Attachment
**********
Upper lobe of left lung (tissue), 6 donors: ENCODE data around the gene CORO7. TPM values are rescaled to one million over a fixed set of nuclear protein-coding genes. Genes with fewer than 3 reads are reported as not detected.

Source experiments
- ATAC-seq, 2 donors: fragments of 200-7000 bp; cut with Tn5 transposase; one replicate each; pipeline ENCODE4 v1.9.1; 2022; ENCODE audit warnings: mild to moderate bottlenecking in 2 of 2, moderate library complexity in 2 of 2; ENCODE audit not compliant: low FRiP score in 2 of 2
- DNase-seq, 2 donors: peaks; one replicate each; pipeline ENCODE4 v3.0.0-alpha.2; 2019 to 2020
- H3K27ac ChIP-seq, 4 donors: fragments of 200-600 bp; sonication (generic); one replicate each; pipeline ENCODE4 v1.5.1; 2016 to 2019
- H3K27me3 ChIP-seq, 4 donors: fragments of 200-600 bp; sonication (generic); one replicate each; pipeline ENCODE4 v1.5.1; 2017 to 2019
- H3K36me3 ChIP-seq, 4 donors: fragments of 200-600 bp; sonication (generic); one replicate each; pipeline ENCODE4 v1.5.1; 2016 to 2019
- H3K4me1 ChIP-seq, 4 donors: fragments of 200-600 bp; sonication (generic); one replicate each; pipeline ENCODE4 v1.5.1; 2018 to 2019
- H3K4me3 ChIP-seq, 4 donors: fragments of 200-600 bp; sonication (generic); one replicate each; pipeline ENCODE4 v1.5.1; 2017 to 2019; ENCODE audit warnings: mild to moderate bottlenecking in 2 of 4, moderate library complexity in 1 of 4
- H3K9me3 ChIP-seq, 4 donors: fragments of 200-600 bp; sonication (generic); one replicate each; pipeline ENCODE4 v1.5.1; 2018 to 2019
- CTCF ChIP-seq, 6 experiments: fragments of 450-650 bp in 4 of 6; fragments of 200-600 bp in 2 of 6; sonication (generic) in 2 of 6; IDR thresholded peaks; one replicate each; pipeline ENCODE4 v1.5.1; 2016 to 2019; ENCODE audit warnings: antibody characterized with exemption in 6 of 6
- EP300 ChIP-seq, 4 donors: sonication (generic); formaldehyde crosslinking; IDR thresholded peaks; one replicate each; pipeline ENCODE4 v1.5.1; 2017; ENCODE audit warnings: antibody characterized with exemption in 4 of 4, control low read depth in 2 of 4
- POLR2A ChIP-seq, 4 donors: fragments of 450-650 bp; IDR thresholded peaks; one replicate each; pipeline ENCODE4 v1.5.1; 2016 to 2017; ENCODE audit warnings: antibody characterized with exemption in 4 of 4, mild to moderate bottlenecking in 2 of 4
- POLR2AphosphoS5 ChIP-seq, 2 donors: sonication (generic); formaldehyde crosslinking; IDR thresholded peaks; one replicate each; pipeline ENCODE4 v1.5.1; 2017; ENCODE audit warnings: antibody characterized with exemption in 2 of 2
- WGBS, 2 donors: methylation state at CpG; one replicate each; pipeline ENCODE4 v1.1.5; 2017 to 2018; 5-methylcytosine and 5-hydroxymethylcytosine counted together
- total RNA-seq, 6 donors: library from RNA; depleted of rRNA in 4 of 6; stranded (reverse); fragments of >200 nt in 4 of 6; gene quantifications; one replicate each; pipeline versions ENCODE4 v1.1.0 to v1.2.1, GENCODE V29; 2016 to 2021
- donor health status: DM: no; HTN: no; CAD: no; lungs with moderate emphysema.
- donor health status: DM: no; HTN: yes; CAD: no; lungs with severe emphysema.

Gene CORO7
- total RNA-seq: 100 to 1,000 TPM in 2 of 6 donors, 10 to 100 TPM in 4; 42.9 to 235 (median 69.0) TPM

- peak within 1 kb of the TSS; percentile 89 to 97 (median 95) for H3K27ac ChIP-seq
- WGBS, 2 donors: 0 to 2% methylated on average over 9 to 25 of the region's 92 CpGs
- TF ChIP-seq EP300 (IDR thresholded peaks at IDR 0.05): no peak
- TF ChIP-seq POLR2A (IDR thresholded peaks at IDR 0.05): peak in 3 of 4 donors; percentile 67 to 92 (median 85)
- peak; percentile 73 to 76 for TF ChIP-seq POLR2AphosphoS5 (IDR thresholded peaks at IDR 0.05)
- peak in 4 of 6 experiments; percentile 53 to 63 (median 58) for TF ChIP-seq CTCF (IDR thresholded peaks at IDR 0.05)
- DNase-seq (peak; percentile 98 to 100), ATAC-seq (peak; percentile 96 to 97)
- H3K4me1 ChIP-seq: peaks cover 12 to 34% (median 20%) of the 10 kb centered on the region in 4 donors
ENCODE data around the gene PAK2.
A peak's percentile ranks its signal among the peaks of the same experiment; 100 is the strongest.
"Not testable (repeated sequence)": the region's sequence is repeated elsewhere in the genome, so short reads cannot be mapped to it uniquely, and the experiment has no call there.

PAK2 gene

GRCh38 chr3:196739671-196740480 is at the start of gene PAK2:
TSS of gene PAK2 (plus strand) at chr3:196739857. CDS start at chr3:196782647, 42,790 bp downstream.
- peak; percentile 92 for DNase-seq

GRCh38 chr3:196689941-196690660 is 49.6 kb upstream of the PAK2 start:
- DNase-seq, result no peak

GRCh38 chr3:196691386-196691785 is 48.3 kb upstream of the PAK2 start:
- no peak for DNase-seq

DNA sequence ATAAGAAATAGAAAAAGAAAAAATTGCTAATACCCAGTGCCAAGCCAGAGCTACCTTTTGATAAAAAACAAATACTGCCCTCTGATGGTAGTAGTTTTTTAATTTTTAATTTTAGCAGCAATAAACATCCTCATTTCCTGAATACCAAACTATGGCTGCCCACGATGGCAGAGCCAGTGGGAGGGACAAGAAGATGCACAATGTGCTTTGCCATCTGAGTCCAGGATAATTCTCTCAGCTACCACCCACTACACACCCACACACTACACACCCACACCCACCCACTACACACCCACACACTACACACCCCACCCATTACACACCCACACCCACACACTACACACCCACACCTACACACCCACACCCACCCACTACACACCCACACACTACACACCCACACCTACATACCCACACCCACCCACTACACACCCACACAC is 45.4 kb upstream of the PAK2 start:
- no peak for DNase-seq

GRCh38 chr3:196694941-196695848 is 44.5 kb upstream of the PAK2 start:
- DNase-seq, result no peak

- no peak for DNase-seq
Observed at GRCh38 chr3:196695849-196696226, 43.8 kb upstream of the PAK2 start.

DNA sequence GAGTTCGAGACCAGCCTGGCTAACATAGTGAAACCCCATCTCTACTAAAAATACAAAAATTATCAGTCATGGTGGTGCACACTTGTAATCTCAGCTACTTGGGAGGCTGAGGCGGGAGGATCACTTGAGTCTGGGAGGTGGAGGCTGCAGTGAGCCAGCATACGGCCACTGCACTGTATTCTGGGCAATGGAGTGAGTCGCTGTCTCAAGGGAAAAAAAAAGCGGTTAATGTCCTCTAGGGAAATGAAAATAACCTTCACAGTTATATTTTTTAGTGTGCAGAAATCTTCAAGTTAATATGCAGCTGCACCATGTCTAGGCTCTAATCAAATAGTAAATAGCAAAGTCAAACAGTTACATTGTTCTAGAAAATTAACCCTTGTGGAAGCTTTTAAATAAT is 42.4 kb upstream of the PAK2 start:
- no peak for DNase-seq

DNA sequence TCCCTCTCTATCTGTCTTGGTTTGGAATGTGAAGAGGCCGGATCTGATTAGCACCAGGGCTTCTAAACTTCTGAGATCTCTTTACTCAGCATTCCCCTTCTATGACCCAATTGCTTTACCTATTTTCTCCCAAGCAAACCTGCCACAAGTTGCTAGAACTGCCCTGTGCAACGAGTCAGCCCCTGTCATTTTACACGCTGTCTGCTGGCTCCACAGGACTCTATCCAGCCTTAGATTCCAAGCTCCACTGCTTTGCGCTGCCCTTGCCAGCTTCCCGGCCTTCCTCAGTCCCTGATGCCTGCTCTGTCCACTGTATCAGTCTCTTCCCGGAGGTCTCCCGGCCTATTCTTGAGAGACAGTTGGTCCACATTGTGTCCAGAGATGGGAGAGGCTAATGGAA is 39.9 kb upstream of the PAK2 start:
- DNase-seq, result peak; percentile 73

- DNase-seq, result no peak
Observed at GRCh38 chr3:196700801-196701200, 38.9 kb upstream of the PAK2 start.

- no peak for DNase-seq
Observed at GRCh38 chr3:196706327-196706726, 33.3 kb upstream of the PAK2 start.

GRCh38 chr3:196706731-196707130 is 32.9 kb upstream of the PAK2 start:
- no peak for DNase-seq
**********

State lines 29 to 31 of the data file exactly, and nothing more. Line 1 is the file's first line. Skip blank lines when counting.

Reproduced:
ENCODE data around the gene PAK2.
A peak's percentile ranks its signal among the peaks of the same experiment; 100 is the strongest.
"Not testable (repeated sequence)": the region's sequence is repeated elsewhere in the genome, so short reads cannot be mapped to it uniquely, and the experiment has no call there.